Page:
Mooting is a widely renowned form of competition amongst legal students throughout the globe. The skills needed to be successful in such a competition are designed to mimic those of real-world legal advocates. Not only must a competitor be confident speaking in a forum which scrutinises their argument but must also have confidence in their understanding of the law they are arguing.
Teamwork is also an essential element to competing because, much like in the real world, legal professionals often rely on their co-counsel to help build their case against the opposing side. This competition provides valuable experience to newly enrolled law students who are keen to hone such skills in a professional setting.
Essentially mooting is the oral presentation of a legal issue or problem against an opposing counsel and before a judge. It is perhaps the closest experience that a student can have whilst at university to appearing in court.
What it isn’t
Sometimes it is mistaken for a mock trial, but mooting differs as it assumes that the evidence has already been tested and focuses on practising speech and the ability to argue the question of law, whereas mock trials exist to ‘test the evidence’ and establish the case’s facts before presenting them in a real court of law.
Why should I get involved in mooting?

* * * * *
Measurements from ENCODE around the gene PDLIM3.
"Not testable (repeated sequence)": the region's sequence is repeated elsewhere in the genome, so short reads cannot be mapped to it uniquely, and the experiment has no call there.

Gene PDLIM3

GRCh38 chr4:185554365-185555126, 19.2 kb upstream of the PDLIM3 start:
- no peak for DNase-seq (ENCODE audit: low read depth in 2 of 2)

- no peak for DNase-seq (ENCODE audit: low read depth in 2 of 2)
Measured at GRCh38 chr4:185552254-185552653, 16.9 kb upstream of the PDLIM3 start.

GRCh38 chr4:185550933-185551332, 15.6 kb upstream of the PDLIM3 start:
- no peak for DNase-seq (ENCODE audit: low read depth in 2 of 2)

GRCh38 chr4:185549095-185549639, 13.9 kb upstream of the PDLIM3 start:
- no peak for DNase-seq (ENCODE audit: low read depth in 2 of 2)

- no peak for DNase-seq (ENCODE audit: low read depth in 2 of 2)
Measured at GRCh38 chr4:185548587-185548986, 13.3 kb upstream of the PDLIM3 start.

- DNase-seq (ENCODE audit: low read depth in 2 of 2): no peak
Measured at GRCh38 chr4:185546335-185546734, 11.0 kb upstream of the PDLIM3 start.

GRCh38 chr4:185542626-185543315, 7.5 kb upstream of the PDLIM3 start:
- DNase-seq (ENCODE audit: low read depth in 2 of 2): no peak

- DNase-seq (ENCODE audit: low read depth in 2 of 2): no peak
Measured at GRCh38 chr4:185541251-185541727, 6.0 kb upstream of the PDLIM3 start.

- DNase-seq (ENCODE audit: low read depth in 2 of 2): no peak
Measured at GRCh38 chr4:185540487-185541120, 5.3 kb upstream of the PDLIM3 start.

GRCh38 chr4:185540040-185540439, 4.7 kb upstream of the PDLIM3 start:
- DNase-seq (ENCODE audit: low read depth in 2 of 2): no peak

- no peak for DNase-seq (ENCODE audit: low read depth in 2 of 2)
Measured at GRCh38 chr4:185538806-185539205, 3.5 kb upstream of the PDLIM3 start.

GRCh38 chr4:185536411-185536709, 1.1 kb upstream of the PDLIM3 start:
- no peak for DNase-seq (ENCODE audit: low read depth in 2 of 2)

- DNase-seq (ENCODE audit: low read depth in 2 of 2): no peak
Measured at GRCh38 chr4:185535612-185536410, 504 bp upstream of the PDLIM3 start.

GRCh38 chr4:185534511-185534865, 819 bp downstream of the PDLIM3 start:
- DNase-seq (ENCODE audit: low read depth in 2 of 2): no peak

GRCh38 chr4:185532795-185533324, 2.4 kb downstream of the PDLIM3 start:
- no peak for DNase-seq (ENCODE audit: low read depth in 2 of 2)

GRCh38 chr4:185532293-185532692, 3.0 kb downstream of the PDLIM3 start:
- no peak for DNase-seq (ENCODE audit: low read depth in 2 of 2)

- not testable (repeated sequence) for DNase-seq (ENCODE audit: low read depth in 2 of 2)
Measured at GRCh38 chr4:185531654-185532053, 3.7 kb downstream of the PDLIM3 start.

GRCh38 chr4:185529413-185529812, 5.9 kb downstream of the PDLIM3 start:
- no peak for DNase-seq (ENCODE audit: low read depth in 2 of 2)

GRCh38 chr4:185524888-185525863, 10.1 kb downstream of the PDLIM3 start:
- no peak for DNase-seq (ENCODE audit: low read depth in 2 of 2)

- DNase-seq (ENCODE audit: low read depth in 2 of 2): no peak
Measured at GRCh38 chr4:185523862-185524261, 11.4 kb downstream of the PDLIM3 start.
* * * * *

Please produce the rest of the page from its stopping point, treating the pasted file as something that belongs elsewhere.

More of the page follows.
The legal profession is an increasingly difficult one to enter, and some application forms even demand that a candidate can provide evidence of their advocacy or mooting experience.
Mooting will also help you to build confidence in public speaking, general research, and presentation skills, which are useful skills you can transfer to most careers.
How is mooting done?
A typical moot problem is concerned solely with a point (or points) of law. Normally it will take the form of a case heard on appeal from a lower court with the grounds of appeal clearly stated.
A moot usually consists of four speakers, divided into two teams, each consisting of a leading and junior counsel. One team represents the appellants, the other the respondents. Mooters may be judged individually or as a team.
The Moot Court
The moot ‘court’ should reflect, as far as possible, a courtroom scenario in reality. The moot is presided over by at least one judge who delivers a judgment at the end of the moot on the law and on the result of the moot itself. The presiding judge is supported by the clerk of the moot who also times the moot speeches. The two teams of mooters sit at separate tables, taking turns to stand to present their arguments to the moot court.
A moot ‘speech’ will normally have a time limit of between 8 and 10 minutes per competitor. So be prepared to be on your feet, either presenting your argument or answering questions about your argument, for that amount of time. For the duration of their arguments the mooters are required to maintain the appropriate courtroom manner (remembering, amongst other things, to address the court and fellow counsel in the accepted form).
Source: What is Mooting, Oxford University Press